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Saskatchewan won't investigate protest that disrupted legislature

REGINA — Saskatchewan legislature members have decided not to investigate the cause of a protest that disrupted the legislative assembly.
Dozens of protesters fill the entrance to the Saskatchewan Legislature calling for a ceasefire and disrupting the legislature, in Regina, in a still frame taken from video made on Monday, Nov. 20, 2023. Saskatchewan legislature members have decided to not investigate the cause of a protest that disrupted the legislative assembly in mid-November. THE CANADIAN PRESS/Jeremy Simes

REGINA — Saskatchewan legislature members have decided not to investigate the cause of a protest that disrupted the legislative assembly.

Jeremy Harrison, the Saskatchewan Party government house leader, says his caucus decided not to pursue the investigation because it would have taken significant resources.

In mid-November, dozens of protesters shouted from the galleries and called for a ceasefire in the Israel-Hamas conflict, halting assembly business for about 40 minutes.

The disruption prompted Harrison to move a motion that would have kick-started an investigation.  

He had alleged some Opposition NDP members were involved in orchestrating the protest, an accusation the NDP says is false.

Meara Conway, the NDP's democracy critic, says Harrison's decision not to investigate shows he misrepresented facts. 

"What we've seen is a huge about-face from the government house leader, a complete U-turn," Conway said Wednesday.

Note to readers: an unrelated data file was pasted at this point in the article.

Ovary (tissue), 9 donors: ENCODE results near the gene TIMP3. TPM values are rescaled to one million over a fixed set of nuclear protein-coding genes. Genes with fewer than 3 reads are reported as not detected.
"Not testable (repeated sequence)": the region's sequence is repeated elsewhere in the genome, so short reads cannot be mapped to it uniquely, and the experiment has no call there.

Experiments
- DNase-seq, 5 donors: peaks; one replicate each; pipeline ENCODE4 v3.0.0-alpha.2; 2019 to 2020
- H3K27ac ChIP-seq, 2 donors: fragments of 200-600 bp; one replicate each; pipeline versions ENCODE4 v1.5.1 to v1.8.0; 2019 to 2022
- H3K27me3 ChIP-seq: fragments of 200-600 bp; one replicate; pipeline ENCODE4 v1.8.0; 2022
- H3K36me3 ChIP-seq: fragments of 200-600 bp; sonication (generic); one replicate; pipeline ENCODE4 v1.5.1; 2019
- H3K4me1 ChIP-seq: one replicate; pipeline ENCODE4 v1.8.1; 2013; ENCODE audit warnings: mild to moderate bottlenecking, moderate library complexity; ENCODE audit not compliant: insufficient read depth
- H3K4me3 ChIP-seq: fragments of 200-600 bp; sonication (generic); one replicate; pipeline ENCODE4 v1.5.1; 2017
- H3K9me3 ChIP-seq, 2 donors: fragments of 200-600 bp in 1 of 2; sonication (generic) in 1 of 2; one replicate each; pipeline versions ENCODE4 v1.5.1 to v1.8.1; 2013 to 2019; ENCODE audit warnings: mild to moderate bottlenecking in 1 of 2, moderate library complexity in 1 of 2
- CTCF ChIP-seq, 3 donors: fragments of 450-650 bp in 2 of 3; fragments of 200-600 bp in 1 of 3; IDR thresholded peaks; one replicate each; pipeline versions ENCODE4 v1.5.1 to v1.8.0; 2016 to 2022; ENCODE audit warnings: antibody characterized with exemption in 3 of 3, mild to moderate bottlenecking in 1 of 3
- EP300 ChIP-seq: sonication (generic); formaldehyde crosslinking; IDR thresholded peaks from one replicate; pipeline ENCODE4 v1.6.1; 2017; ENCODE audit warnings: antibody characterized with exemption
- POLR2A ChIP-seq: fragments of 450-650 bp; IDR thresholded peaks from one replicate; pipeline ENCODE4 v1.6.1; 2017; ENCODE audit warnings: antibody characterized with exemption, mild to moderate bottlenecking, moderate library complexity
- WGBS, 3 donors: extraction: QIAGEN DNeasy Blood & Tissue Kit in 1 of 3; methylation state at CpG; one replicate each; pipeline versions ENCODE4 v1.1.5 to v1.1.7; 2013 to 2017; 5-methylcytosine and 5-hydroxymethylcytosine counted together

"He knows that the NDP had nothing to do with this. He knew it wouldn't be the outcome of this investigation."

Some NDP legislature members said they met with some protesters days before the disruption to hear their concerns, but the party did not organize it or urge them to disrupt proceedings.

The government's move not to investigate came after legislature members met during a committee meeting. Harrison moved a motion to condemn the "organizers and the perpetrators' actions," and to commend security. 

The motion also called on the legislative security team to review the disruption and develop a proposal to prevent something similar from happening again. 

The motion passed 4-2, with four Saskatchewan Party members voting in favour and two NDP members against.

Conway said she and another member voted against the motion because, even though they had concerns about the disruption, they did not want to condemn free speech. 

She said when protests against masking occurred outside the legislature more than a year ago, the NDP did not try to suppress that speech. 

"We worry that the contents of this motion and the approach of this government is further dividing the communities of our province that need to be brought together at a difficult time," Conway said during the meeting.

Harrison said he thought the motion was balanced.

"We literally could have put whatever we so desired into the motion," he said. 

"I thought it was quite balanced. I thought it was actually something the NDP might be able to support."

After the disruption, NDP member Jennifer Bowes apologized for liking an Instagram post containing a video of people chanting "from the river to the sea."

It has been a popular refrain among pro-Palestinian protesters raising concerns about the Israel-Hamas war, but some view it as antisemitic.

This report by The Canadian Press was first published Dec. 6, 2023.

Jeremy Simes, The Canadian Press